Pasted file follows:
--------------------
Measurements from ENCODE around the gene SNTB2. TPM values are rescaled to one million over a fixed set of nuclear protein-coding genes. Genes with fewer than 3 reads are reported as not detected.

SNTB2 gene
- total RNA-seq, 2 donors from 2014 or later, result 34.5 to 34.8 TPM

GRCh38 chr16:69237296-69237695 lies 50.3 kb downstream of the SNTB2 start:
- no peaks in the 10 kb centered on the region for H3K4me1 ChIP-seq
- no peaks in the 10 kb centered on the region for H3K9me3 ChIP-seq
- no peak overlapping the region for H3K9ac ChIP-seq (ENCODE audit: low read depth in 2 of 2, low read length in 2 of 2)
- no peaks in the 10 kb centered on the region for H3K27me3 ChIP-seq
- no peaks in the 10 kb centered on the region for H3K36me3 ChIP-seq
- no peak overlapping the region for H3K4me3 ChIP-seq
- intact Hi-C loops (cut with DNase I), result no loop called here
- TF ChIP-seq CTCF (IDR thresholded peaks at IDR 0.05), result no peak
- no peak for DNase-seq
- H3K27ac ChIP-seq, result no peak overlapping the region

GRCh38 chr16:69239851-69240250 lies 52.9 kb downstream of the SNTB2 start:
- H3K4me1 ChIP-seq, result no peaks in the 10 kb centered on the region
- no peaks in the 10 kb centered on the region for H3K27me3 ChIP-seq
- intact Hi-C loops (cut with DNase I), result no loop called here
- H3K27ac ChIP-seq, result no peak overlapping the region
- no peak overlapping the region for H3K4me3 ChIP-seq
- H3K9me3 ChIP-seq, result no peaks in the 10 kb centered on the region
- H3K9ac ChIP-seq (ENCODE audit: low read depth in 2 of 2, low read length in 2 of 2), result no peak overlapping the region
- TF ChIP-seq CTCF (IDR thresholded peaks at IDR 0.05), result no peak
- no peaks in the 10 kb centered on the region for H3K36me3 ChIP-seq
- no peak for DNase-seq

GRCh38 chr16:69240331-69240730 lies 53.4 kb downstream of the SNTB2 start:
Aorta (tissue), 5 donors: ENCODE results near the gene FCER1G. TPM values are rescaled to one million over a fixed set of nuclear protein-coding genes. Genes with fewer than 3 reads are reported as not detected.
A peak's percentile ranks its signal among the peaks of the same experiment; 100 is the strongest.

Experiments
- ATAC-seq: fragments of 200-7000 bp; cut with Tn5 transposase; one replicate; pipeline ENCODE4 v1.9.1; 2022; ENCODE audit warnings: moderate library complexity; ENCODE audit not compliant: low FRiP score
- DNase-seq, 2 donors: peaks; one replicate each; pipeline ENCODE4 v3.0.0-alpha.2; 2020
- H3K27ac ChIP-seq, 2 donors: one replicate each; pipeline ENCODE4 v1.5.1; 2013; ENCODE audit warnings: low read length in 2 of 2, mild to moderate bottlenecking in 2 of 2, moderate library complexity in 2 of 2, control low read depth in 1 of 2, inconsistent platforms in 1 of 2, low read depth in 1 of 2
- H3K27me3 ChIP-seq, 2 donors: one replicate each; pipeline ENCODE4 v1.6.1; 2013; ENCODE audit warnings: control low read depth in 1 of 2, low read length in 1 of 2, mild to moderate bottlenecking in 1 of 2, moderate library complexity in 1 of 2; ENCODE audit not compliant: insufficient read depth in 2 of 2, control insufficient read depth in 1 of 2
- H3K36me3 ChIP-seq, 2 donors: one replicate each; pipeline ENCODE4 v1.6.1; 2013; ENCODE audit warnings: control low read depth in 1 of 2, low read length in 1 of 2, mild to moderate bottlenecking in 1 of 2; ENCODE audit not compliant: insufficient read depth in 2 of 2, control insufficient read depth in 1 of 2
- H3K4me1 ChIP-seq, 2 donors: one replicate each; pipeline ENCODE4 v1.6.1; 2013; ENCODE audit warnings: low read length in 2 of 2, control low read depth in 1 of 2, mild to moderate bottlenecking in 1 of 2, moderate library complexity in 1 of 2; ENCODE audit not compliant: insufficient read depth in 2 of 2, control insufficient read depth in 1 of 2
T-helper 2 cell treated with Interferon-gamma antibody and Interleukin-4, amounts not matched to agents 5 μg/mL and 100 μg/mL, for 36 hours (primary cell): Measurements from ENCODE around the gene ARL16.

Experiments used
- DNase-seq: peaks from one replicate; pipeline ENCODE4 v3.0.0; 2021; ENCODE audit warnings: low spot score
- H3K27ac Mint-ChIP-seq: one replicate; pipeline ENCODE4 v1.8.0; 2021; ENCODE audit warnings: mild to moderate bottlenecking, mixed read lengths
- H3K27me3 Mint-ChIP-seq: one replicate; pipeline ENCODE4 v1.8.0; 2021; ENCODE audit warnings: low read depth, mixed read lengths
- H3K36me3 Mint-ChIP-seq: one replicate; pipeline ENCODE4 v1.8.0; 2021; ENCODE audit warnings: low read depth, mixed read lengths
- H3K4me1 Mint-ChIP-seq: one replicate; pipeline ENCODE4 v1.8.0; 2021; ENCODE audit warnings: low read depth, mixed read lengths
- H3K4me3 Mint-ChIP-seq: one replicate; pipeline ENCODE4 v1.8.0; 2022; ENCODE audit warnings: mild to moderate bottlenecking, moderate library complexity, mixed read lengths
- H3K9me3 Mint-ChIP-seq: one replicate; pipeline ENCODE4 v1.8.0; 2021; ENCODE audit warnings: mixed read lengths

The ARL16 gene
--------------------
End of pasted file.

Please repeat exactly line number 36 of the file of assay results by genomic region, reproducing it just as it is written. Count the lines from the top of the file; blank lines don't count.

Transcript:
T-helper 2 cell treated with Interferon-gamma antibody and Interleukin-4, amounts not matched to agents 5 μg/mL and 100 μg/mL, for 36 hours (primary cell): Measurements from ENCODE around the gene ARL16.